Disk brakes verses rims

SpokeyDokey

64 and some.
God above, this debate goes on and on and on...

Our MTB brethren sorted this argument out decades ago.

Discs simply work whatever the weather and however steep the road is (subject to the limit of maximum tyre adhesion to the road surface) - it's that simple for me.

By coincidence my bum was parked on a pub bench a couple of weeks back in Staveley (Lake District) and of 31 bikes that went by only 4 had rim brakes. As much manufacturer driven as demand driven but it is a sign of the times.
 

T4tomo

Guru
subject to the limit of maximum tyre adhesion to the road surface)
which is why its a less clear cut argument on dry roads and a 25mm /28mm tyre where there is a bit of rubber the size of 10p piece in contact with the tarmac. That is your limiting factor, not how quickly you can stop a wheel turning from either gripping the rim or a disc attached to the hub.:whistle:

it addition with MTB's you are comparing disc to v brakes, not dual pivot calipers as an alternative.:whistle:
 

SpokeyDokey

64 and some.
which is why its a less clear cut argument on dry roads and a 25mm /28mm tyre where there is a bit of rubber the size of 10p piece in contact with the tarmac. That is your limiting factor, not how quickly you can stop a wheel turning from either gripping the rim or a disc attached to the hub.:whistle:

it addition with MTB's you are comparing disc to v brakes, not dual pivot calipers as an alternative.:whistle:
I know the limiting factor is the tyre/road behaviour but the fact is that whatever the weather and however steep the hill is the wheel stops rotating faster with disc than rim brakes.
 

T4tomo

Guru
I know the limiting factor is the tyre/road behaviour but the fact is that whatever the weather and however steep the hill is the wheel stops rotating faster with disc than rim brakes.
agree, but that doesn't stop a road bike any quicker on a dry road.:okay:

so why have the extra expense, set up issues, trickier pad replacement, noise/ squealing, weight and fugliness on your best road bike:okay:
 

Kajjal

Veteran
Location
Wheely World
Seems some people have problems with setting up disc brakes. Unless contaminated by oil or you need to change the pads they should be fit and forget for hydraulic disc brakes road or mountain bike.

Potential set up issues are too much fluid in the system causing very tight pad clearance, something stuck behind the pad again causing very tight pad clearance, wheel not in straight either on setup or after removing or replacing and the normal something is lose like the calliper or disc rotor. Also a chain with too much oil on can contaminate the pads.
 

Jenkins

Legendary Member
Location
Felixstowe
Huge plus for commuting ! I wore rims out in 18 months.
Two years (approx 8,000 miles) of all weather commuting and this is the result - despite using Koolstop & Swissstop brake pads. Not had any problems with the other rim braked bikes as they are only dry weather use.
Rim.JPG

As this is in the Electric Bikes sub-forum, I think that disc brakes make sense for better stopping where the batteries and motors make for (generally) heavier bikes.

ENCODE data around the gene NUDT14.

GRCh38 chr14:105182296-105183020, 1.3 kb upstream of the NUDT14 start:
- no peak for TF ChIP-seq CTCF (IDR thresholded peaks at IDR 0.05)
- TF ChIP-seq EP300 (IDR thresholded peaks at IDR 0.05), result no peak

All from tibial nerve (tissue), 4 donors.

jowwy

Guru
agree, but that doesn't stop a road bike any quicker on a dry road.:okay:

so why have the extra expense, set up issues, trickier pad replacement, noise/ squealing, weight and fugliness on your best road bike:okay:
Because some roadies dont have the same opinion or issues as you……..
 

Drago

Flouncing Nobber
Location
Poshshire
Discs simply work whatever the weather...
Until, as has happened to me, they suddenly don't work.

Then, after much prodding and head scratching, you discover that its an internal master cylinder failure and its not possible to strip the unit down that far. At this point you will most assuredly wish that you had a lever pulling a cable which then actuated a caliper which could be diagnosed and repaired in minutes and for pennies.

I know I did!

About half my bikes are hydro discs and they are wonderful, but im not a sycophantic worshiper of them. They do have shortcomings, and while these don't appear very often I can guarantee you a seriously foul outbreak of tourettes when they do.
 

Chief Broom

Well-Known Member
Until, as has happened to me, they suddenly don't work.

Then, after much prodding and head scratching, you discover that its an internal master cylinder failure and its not possible to strip the unit down that far. At this point you will most assuredly wish that you had a lever pulling a cable which then actuated a caliper which could be diagnosed and repaired in minutes and for pennies.

I know I did!

About half my bikes are hydro discs and they are wonderful, but im not a sycophantic worshiper of them. They do have shortcomings, and while these don't appear very often I can guarantee you a seriously foul outbreak of tourettes when they do.
and thats why i dont want disc's! I like to like a vehicle whether a car/motorcycle or bike and if i had a disk shod bike i would think those ****ers are going to go wrong and cost a fortune at some point as well as the hassle of getting parts. Like modern cars i dont have an affection for them because of all the high tech electrical gubbins which will fail eventually. For me its not about stopping distance's [you might disagree if you live in the city and heading for an errant driver] but living with it on a daily basis. So if anyone is aghast at my new bike not having disks i shall respond with "i know aint it great"! :laugh:
 

Drago

Flouncing Nobber
Location
Poshshire
My olde XTC950 of the early 00's is 9 speed XTR and Hope M4 hydo (hateful things, but thats another story) and came that way from the factory.

Tellingly though, it's from that period of time where it still had the bosses and cable stops for V brakes as well.
 
Top Bottom